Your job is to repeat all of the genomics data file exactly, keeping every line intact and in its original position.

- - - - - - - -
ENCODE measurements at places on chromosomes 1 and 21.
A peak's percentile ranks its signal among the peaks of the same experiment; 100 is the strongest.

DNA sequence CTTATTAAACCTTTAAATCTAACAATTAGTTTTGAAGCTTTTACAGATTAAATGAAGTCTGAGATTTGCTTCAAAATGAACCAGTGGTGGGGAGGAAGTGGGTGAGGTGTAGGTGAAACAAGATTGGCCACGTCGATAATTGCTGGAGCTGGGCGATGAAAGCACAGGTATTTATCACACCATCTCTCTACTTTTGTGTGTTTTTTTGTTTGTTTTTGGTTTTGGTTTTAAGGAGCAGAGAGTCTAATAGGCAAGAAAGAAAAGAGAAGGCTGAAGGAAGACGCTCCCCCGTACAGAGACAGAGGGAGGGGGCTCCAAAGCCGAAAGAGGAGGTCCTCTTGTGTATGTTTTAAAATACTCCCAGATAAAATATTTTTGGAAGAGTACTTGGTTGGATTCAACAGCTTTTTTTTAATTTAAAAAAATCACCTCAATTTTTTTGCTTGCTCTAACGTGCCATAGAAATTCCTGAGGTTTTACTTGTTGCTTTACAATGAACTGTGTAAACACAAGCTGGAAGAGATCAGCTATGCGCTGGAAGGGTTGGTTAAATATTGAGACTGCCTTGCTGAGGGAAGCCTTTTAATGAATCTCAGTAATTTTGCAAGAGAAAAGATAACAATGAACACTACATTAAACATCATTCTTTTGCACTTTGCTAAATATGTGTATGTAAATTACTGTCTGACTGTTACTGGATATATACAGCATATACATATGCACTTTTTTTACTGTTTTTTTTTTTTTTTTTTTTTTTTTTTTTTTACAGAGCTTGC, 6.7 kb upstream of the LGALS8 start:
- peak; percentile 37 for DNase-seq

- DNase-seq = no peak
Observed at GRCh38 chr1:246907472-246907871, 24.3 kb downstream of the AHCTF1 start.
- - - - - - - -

ENCODE measurements at places on chromosomes 1 and 21.
A peak's percentile ranks its signal among the peaks of the same experiment; 100 is the strongest.

DNA sequence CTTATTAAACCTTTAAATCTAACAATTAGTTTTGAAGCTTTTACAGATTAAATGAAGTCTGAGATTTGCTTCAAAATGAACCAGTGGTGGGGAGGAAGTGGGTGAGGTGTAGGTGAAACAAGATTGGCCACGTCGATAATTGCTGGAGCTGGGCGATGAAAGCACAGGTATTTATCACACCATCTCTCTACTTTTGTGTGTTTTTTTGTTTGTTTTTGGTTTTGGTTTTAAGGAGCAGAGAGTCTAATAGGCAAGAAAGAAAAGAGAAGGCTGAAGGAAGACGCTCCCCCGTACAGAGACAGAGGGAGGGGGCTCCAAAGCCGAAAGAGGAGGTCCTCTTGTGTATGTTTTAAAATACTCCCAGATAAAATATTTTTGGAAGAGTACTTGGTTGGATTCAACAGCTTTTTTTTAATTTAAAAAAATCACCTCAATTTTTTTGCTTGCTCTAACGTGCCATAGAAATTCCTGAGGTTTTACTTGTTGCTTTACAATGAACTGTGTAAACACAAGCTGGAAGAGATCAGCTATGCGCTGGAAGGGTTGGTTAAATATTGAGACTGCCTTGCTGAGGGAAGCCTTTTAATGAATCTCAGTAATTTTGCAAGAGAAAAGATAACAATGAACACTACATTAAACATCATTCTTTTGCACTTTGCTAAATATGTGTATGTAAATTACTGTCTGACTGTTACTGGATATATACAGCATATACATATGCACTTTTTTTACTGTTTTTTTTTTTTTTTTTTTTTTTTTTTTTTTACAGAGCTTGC, 6.7 kb upstream of the LGALS8 start:
- peak; percentile 37 for DNase-seq

- DNase-seq = no peak
Observed at GRCh38 chr1:246907472-246907871, 24.3 kb downstream of the AHCTF1 start.